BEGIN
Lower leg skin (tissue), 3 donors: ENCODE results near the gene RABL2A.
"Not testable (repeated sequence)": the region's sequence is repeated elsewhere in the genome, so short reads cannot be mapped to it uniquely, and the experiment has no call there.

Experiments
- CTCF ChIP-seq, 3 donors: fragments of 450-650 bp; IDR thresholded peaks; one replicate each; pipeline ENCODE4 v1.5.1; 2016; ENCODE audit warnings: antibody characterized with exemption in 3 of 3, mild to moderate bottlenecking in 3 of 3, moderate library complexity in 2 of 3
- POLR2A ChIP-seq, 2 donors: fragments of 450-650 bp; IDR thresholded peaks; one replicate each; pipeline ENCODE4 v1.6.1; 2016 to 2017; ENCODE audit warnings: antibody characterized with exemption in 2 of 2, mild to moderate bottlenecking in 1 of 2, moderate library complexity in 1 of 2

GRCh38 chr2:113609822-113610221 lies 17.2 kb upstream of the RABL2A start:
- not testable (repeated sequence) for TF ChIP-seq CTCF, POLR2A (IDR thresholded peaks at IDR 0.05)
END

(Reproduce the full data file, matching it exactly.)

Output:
Lower leg skin (tissue), 3 donors: ENCODE results near the gene RABL2A.
"Not testable (repeated sequence)": the region's sequence is repeated elsewhere in the genome, so short reads cannot be mapped to it uniquely, and the experiment has no call there.

Experiments
- CTCF ChIP-seq, 3 donors: fragments of 450-650 bp; IDR thresholded peaks; one replicate each; pipeline ENCODE4 v1.5.1; 2016; ENCODE audit warnings: antibody characterized with exemption in 3 of 3, mild to moderate bottlenecking in 3 of 3, moderate library complexity in 2 of 3
- POLR2A ChIP-seq, 2 donors: fragments of 450-650 bp; IDR thresholded peaks; one replicate each; pipeline ENCODE4 v1.6.1; 2016 to 2017; ENCODE audit warnings: antibody characterized with exemption in 2 of 2, mild to moderate bottlenecking in 1 of 2, moderate library complexity in 1 of 2

GRCh38 chr2:113609822-113610221 lies 17.2 kb upstream of the RABL2A start:
- not testable (repeated sequence) for TF ChIP-seq CTCF, POLR2A (IDR thresholded peaks at IDR 0.05)